Larry Reece kept the piece of paper with the scribbled-down names from that horrible night. Andre Williams tattooed the numbers of his best friends on his back. James Halligan decided to wear his orange ribbon pin forever.
Later this week will mark the 10th anniversary of the plane crash that killed 10 members of the OSU basketball family. That winter night marked the darkest chapter in our state's sports history. Ten lives were lost in one terrible instant.
In the days that followed, we made a vow — we will remember.
In many ways, we have done just that. We still pause to commemorate the day of the crash. We still stop to look at the memorial in the Gallagher-Iba Arena lobby. We still see the banner hanging from the arena rafters and say a quick prayer.
We still remember.
But several who promised to never forget have kept the vow like few have. Some of their stories are featured in a moving documentary that debuts today on our website, NewsOK.com.
Larry Reece, the public address announcer for OSU football and basketball, remembers vividly the night of the crash. A friend called to say that one of three team planes had been reported missing on the trip back from the game at Colorado.
Reece raced to the Stillwater airport.
Because the two other planes had returned safely and those aboard had dispersed without knowing anything was wrong, school officials initially had no way of knowing who might be on the third plane. Reece and Mike Noteware, longtime employee in the sports information office, made a list of everyone who would've been on the trip.
“And we went out in the parking lot and started checking cars,” Reece said.
If someone's car wasn't there, their name was crossed off the list.
“If we marked you out, it was a good thing,” Reece said. “But if your car was in the parking lot ... ”
He never finished the sentence.
“I still have that piece of paper,” he said.
The names that were never crossed off the list intermingle with ones that were, a reminder of the fragility of life and the randomness of tragedy.
Andre Williams knows those truths well. He was only a sophomore when the crash happened, but despite being one of the team's younger members, he took on an unexpected role of team spokesman in those days after the crash.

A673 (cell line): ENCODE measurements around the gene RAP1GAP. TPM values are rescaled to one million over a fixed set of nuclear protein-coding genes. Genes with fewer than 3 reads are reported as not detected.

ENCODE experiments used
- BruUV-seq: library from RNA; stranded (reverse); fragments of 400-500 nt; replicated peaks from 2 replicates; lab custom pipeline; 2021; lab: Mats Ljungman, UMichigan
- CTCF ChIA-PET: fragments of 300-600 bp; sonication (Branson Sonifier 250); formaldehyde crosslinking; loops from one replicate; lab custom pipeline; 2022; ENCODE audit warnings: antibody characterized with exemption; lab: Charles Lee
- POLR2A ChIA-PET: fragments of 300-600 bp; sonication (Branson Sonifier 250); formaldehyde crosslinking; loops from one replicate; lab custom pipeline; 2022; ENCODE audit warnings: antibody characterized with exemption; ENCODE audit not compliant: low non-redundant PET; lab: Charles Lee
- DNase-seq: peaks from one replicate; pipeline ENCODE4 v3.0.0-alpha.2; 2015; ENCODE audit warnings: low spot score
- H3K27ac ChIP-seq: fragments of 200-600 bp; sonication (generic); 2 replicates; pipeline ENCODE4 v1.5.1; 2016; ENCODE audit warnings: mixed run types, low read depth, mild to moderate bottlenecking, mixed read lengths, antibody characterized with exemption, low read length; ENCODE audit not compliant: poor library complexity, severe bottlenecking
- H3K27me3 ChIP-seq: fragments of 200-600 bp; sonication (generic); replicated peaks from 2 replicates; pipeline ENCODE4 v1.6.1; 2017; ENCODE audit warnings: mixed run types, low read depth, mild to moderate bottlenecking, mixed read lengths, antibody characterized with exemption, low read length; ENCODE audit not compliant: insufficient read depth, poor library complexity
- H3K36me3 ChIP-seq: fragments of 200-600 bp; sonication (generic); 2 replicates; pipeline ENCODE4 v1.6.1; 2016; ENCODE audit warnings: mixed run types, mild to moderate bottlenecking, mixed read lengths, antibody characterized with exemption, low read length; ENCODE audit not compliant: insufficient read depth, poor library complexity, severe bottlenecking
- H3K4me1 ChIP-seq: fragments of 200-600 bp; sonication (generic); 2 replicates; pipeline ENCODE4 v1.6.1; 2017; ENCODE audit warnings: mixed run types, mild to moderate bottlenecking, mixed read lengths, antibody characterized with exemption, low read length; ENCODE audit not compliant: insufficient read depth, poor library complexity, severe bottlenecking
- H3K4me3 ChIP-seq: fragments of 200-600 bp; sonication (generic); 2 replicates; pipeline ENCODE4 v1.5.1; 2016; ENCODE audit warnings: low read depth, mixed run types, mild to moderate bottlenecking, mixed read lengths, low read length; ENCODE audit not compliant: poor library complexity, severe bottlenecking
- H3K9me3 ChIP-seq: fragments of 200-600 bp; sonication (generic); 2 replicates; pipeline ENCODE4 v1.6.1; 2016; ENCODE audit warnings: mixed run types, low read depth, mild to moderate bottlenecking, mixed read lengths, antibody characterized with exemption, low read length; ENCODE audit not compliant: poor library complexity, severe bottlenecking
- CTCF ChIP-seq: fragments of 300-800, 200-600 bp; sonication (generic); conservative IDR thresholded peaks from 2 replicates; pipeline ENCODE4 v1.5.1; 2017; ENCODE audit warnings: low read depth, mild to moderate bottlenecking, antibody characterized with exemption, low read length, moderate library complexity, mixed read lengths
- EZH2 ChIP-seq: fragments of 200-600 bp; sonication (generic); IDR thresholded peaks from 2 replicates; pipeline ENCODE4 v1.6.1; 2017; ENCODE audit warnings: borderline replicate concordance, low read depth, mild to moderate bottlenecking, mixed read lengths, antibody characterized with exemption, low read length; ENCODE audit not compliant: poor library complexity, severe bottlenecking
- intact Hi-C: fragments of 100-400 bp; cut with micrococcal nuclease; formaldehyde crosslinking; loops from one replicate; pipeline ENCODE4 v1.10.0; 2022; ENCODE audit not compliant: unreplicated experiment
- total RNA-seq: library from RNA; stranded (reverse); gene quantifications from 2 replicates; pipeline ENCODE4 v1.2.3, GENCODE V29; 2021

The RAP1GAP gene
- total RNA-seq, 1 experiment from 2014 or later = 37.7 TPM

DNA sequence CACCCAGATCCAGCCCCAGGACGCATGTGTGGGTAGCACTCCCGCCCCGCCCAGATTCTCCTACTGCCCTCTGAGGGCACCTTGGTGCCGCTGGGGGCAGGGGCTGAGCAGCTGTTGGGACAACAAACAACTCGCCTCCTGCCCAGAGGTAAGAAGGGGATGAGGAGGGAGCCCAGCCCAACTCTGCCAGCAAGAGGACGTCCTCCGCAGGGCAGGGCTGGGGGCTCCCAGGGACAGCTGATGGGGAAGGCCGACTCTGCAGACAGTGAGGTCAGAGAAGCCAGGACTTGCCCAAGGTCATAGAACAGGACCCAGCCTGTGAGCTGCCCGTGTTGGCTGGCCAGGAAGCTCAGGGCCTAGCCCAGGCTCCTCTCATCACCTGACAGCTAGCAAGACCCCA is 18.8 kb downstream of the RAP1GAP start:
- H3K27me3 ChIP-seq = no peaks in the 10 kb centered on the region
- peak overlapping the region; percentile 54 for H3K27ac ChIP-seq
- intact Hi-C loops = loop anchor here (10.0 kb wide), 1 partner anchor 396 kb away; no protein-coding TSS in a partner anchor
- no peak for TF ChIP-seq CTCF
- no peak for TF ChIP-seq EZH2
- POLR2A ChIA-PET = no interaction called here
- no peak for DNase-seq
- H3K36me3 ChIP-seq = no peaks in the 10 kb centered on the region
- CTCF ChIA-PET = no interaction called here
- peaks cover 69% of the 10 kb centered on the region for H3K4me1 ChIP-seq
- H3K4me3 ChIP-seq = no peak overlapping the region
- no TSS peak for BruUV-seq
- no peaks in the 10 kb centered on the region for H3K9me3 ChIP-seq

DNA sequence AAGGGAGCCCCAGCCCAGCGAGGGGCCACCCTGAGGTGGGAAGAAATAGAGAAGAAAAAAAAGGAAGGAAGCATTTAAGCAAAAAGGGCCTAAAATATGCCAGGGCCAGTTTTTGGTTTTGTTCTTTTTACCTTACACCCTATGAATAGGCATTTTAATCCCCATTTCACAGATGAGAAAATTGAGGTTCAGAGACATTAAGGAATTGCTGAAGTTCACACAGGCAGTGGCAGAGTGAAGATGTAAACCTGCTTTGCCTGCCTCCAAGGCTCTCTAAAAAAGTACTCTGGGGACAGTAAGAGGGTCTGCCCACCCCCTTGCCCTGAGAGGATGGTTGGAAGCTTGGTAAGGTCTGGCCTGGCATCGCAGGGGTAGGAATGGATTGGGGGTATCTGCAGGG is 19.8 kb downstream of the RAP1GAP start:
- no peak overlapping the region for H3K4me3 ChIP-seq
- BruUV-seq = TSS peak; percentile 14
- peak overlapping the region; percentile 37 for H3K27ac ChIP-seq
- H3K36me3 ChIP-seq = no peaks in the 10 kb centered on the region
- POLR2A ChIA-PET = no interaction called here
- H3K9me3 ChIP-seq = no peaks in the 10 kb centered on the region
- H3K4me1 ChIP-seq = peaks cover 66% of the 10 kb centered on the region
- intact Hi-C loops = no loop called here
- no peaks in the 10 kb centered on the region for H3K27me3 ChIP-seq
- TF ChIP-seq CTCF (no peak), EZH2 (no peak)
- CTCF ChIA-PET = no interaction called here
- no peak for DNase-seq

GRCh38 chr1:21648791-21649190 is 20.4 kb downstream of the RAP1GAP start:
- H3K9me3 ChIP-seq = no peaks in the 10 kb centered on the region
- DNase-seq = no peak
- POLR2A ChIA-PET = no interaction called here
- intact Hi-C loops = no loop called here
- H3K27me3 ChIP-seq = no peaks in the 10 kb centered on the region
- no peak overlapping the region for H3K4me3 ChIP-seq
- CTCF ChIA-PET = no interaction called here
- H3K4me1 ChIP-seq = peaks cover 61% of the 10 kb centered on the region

His speech during the memorial service inside Gallagher-Iba was as eloquent as it was heartbreaking.
“This isn't really goodbye,” he said at the end. “If we believe, we know this isn't goodbye. We'll see them in the morning.”
He put on a strong front.
“I was completely devastated,” he admitted. “I had lost the two people at that time who were closest to me.”
Williams roomed with Daniel Lawson and Nate Fleming during his freshman year. They couldn't have come from more different circumstances — Williams had gone to prep school, Lawson was from Detroit and Fleming was a walk-on from Edmond — but they became fast friends in Bennett Hall, Room 218. They spent all their time together, joking around, playing video games, even having water balloon fights during holiday breaks.
Williams had been through numerous ups and downs before he arrived in Stillwater, but his first year at OSU was the steadiest time of his life. Lawson and Fleming were a big part of that.
Williams now had a tattoo on his back with a cross and the Nos. 3 and 11.
The numbers worn by Lawson and Fleming.
James Halligan, now an Oklahoma state senator, was the OSU president at the time of the plane crash. He kept his emotions in check in those weeks and months after the crash, even when the two families with young children asked him a heart-wrenching favor.
“Would you come and read to the children the storybooks that their fathers would read?”
Halligan went to the houses, sat in the places that those fathers had sat, did the voices that those fathers had done, put on the funny hats that those fathers had put on.
The children showed him exactly how it was done.
“I really thank God I was able to do it and not cry,” he said, his eyes moist.
Now, Halligan is quick to tear up while talking about those dark days and those lost lives. He has worn one of the orange ribbon pins in remembrance of them every day since the crash.
He intends to wear it forever.
“I have given instructions — it shall be on me in my coffin,” he said.
Halligan pursed his lips.
“We said we would never forget,” he said. “God willing, I will never forget.”